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Bush, Leinart, Young only three Heisman invitees

NEW YORK -- The Heisman Trophy competition is a three-man
race -- just as it's been all season.

Reggie Bush and Matt Leinart of Southern California will be back
in New York on Saturday, along with Texas quarterback Vince Young,
when the Heisman Trophy is awarded to the nation's best college
football player.

The Downtown Athletic Club, which hands out the sport's most
prestigious individual award, invited Wednesday only those three
players to the presentation ceremony.

Last season, five players attended the Heisman ceremony and
Leinart won it. Since 1999, either four or five finalists have been
invited to New York.

Bush, Leinart and Young have been the front-runners since the
preseason, and they've been jockeying for position all year.

The two USC stars said they were proud to be returning to the
ceremony.

"It was a a great experience last year, seeing Matt win it,"
said Bush, who finished fifth in the 2004 voting.

Leinart said, "It's a great honor to be invited as a Heisman
finalist again. I look forward to returning to New York with
Reggie, and congratulations to Vince Young as well."

Bush emerged as the favorite in the past three weeks with two
enormous games. The 200-pound speedster had 513 all-purpose yards
in a 50-42 victory over Fresno State and he rushed for 260 yards
and two touchdowns in a 66-19 victory over UCLA, which completed a
perfect regular season for the Trojans (12-0).

Bush, who finished fifth in the Heisman voting last season to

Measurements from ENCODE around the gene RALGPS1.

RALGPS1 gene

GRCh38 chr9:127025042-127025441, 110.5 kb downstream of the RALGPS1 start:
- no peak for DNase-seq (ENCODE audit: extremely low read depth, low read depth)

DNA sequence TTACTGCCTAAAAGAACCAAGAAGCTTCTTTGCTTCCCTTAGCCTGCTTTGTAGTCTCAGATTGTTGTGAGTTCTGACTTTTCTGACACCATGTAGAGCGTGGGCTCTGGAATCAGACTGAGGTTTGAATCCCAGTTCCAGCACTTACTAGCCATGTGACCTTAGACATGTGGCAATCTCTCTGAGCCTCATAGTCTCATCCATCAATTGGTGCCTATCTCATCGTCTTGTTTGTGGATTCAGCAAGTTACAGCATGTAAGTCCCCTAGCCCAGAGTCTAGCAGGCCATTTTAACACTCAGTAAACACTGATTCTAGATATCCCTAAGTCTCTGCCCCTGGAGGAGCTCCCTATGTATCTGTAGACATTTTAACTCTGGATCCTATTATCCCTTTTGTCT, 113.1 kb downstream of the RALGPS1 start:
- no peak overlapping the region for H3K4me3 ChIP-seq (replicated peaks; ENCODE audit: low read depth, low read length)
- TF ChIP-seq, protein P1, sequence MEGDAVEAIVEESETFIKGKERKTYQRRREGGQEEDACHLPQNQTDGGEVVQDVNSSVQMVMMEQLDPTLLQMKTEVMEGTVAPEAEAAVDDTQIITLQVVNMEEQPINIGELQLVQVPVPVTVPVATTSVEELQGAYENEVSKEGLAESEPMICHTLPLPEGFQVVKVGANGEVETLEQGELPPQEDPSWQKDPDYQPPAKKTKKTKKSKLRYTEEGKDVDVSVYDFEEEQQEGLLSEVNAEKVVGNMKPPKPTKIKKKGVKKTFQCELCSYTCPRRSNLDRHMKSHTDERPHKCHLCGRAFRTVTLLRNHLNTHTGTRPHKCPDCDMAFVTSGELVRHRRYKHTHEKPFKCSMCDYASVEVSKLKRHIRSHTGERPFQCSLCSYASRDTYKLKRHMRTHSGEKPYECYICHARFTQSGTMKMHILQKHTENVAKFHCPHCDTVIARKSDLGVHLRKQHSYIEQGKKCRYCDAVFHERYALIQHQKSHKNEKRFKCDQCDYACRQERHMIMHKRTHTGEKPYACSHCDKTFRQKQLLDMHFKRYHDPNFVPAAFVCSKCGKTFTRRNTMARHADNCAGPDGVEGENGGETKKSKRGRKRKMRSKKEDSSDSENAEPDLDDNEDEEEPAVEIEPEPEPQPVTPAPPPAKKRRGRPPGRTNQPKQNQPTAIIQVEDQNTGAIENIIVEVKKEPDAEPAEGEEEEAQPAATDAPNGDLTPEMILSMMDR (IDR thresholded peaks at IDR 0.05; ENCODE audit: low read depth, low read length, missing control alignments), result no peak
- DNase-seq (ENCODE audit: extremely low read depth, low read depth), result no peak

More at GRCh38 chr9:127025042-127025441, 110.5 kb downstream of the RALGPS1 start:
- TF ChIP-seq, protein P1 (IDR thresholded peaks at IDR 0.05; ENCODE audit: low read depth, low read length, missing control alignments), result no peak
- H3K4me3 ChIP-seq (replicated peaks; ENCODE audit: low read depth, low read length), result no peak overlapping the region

earn a trip to Manhattan, has rushed for a career-high 1,658 yards,
averaging 8.9 per carry, and scored 18 touchdowns.

The junior would be the first running back to win the award
since Ron Dayne in 1999. The last five winners have been
quarterbacks.

Leinart is having an even better season this year than last,
when he became the sixth USC player to win the Heisman, and second
Trojans quarterback in three years.

Carson Palmer won as a senior in 2002. Four USC tailbacks have
won the Heisman -- Mike Garrett (1965), O.J. Simpson ('68), Charles
White ('79) and Marcus Allen ('81).

Leinart passed up a chance to become the No. 1 pick in the NFL
draft to return to USC for his senior year, and threw for 3,450
yards and 27 touchdowns. His most memorable moments came at the end
of one of his most inconsistent games.

With USC trailing at Notre Dame 31-28 and 1:32 left in the game,
Leinart audibled to a risky fade pattern on fourth-and-9 from his
own 26 and threw a perfect pass to Dwayne Jarrett. The completion
covered 61 yards.

Soon after, Leinart spun into the end zone with help from a Bush
push to score the winning touchdown with 3 seconds left.

The left-hander is 37-1 in three years as a starter and could
become the second player to win two Heismans, joining Ohio State
running back Archie Griffin, who won in 1974 and '75.

Young, the best running quarterback in the country, became an
effective passer this season, throwing for 2,769 yards and 26
touchdowns. He's led the Longhorns (12-0) to a perfect regular
season and Big 12 title.

The junior vaulted to the front of the Heisman race just two
weeks into the season, when he led Texas to a 25-22 victory at Ohio
State, tossing the winning score with less than three minutes left.

About a month later, Texas found itself trailing at halftime
28-9 to Oklahoma State when Young took over. His 80-yard touchdown
run sparked a comeback and was part of a record-setting game for
Young.

He piled up 506 total yards, a Texas record, and became just the
second QB in major college history to run and pass for more than
230 in the same game.

Young would be Texas' third Heisman winner, joining running
backs Ricky Williams ('98) and Earl Campbell ('77).

The three finalists will meet in the Rose Bowl on Jan. 4 with
the national title on the line.

Last season, four of the five finalists played in the Bowl
Championship Series national title game when USC defeated Oklahoma
for the Trojans' second straight crown.

Sooners tailback Adrian Peterson was the runner-up to Leinart
last season, and 2003 Heisman winner Jason White of Oklahoma was
third.